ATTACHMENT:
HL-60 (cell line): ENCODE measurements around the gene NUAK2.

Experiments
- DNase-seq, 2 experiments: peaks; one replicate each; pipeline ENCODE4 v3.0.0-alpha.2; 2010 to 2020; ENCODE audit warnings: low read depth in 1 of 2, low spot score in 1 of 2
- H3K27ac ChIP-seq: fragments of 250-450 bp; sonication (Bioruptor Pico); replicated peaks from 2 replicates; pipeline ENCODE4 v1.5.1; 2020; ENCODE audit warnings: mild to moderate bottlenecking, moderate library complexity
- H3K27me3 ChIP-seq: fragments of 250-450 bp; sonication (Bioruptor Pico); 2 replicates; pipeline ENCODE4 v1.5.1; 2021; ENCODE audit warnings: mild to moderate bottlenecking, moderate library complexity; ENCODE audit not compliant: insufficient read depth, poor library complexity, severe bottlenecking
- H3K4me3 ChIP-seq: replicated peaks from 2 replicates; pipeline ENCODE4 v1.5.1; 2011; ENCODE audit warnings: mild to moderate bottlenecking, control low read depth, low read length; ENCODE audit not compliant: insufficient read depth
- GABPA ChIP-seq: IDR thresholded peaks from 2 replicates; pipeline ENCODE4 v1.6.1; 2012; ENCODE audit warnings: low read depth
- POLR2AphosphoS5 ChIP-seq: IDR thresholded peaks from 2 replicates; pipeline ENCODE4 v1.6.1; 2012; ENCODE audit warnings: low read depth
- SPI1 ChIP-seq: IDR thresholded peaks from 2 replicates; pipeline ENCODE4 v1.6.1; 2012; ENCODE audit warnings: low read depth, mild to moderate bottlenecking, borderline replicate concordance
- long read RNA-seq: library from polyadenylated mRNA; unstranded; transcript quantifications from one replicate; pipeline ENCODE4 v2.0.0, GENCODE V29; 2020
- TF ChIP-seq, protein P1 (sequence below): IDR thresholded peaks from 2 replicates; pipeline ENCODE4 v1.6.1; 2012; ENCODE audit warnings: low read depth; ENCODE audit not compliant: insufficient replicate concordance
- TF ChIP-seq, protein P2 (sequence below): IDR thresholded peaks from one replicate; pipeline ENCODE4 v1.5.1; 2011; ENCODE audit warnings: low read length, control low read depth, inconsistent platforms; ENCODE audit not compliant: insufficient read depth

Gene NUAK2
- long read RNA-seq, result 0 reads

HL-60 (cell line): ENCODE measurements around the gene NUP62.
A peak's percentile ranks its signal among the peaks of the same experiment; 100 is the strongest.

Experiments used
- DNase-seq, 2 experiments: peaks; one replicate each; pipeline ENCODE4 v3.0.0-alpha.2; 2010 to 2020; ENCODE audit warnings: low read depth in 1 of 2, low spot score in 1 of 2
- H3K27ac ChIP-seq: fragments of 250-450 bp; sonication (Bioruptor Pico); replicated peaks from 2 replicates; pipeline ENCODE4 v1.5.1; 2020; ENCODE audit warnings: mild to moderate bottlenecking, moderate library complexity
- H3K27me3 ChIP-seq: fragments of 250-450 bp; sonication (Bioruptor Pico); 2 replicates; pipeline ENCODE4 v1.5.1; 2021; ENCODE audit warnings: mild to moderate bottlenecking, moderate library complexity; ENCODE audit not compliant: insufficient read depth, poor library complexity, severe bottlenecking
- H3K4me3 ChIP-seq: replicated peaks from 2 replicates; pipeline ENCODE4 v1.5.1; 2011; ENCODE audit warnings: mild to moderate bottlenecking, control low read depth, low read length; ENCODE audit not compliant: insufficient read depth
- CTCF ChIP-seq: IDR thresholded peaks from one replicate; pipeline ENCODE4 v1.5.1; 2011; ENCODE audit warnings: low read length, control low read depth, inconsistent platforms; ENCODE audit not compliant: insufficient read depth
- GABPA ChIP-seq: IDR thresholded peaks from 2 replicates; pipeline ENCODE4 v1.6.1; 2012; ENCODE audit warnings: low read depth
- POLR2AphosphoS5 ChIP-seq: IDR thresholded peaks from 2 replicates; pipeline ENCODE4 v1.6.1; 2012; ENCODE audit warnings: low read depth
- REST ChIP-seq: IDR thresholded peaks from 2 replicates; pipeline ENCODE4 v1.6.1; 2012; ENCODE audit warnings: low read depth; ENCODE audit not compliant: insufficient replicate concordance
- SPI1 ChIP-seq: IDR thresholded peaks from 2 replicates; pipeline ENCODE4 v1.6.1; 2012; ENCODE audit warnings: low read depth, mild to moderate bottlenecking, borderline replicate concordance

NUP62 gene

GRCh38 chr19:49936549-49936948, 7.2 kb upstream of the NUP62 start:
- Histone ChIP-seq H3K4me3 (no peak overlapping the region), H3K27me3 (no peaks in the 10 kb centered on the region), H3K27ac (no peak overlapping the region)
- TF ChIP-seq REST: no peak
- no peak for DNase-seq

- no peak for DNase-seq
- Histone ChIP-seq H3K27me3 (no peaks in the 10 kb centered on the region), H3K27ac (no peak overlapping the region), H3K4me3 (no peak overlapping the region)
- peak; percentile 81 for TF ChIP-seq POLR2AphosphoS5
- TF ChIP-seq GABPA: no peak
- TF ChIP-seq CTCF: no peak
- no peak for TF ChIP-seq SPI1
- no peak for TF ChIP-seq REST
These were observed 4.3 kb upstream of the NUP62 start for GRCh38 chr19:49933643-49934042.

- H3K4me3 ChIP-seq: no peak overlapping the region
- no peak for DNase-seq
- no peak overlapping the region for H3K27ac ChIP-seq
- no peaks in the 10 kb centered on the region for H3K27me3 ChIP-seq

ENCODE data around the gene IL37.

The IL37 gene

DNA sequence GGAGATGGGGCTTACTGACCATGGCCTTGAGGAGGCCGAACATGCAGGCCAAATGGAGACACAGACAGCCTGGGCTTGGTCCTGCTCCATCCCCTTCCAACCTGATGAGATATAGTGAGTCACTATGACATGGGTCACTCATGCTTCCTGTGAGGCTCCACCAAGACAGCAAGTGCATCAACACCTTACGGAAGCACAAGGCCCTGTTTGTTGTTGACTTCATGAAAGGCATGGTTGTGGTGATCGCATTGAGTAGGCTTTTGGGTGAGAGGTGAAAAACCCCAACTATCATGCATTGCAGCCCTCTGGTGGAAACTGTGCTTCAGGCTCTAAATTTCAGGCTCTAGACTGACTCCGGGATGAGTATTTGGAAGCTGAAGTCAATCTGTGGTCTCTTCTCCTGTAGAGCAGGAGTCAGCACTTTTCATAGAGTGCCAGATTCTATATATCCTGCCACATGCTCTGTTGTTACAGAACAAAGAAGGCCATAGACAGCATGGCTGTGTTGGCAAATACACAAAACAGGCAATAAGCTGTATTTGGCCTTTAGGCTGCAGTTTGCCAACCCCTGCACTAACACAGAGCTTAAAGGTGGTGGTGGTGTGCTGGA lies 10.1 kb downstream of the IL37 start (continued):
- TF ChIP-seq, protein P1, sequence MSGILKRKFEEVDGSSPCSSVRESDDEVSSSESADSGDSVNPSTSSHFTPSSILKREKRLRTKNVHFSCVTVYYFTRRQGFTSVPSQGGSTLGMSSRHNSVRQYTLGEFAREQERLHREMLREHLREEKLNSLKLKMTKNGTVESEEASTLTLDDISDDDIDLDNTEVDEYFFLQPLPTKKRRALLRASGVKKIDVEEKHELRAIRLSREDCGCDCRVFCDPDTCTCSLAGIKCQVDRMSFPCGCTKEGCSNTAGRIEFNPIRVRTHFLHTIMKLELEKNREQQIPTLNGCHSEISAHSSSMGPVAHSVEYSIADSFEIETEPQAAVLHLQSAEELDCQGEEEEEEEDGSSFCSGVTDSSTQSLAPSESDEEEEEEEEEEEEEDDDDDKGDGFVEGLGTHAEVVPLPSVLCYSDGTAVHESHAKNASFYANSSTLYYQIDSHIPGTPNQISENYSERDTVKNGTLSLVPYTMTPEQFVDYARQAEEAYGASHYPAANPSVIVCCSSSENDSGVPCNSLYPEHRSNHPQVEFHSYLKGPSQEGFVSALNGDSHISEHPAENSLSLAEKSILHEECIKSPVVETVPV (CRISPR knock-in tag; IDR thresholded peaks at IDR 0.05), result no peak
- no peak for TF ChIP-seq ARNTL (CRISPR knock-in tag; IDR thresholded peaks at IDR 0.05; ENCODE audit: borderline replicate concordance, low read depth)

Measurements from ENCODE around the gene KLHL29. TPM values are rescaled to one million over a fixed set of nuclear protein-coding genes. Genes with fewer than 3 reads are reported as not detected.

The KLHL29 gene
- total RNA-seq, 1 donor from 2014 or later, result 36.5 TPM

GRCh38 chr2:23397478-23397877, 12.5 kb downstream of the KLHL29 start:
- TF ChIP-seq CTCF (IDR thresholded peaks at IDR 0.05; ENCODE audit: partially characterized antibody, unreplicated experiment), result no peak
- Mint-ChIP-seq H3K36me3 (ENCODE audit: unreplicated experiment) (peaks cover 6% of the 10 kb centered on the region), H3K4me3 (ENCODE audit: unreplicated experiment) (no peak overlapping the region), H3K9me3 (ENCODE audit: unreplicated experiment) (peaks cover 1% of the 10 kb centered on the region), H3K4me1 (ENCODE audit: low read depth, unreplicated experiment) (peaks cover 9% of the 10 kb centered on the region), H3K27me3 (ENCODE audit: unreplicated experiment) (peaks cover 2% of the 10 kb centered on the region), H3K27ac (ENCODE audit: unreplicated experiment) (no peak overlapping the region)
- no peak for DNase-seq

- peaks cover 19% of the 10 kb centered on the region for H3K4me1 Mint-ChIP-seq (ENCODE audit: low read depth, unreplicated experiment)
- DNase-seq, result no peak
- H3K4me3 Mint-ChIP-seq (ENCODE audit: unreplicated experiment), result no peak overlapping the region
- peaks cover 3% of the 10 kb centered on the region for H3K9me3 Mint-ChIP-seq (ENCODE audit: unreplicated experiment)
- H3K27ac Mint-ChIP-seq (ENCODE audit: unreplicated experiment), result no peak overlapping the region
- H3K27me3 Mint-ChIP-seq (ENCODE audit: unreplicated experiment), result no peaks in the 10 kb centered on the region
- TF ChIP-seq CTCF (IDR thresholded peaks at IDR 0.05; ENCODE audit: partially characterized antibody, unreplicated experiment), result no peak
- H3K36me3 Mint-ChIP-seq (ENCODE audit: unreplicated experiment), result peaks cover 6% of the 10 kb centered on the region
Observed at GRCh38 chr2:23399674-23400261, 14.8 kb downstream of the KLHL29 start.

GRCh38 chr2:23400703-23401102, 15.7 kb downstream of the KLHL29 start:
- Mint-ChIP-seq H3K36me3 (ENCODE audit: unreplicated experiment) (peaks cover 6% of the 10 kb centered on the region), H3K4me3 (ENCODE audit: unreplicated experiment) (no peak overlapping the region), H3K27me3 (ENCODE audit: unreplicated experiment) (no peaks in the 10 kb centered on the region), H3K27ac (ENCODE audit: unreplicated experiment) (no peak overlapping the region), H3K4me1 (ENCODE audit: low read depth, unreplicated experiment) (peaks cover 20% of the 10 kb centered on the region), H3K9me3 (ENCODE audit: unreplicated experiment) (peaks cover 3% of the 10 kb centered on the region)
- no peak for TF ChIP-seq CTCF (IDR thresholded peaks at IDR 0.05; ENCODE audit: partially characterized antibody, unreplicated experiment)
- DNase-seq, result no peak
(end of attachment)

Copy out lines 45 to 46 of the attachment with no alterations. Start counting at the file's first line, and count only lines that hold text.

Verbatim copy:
The IL37 gene

DNA sequence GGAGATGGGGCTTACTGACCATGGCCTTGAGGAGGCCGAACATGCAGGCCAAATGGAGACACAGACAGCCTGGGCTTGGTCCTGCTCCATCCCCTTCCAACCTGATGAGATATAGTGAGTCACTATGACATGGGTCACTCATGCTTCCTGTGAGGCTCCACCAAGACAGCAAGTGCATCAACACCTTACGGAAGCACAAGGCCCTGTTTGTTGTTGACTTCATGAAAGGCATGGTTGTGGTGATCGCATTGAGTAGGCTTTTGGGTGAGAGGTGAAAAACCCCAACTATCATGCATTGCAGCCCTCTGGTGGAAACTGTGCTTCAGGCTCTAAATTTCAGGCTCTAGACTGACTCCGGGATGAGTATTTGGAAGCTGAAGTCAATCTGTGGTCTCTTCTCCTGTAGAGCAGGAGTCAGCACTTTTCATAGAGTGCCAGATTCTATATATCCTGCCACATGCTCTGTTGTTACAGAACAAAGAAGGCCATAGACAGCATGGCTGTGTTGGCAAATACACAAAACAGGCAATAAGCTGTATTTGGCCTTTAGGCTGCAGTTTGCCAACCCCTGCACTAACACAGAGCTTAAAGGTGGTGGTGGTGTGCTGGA lies 10.1 kb downstream of the IL37 start (continued):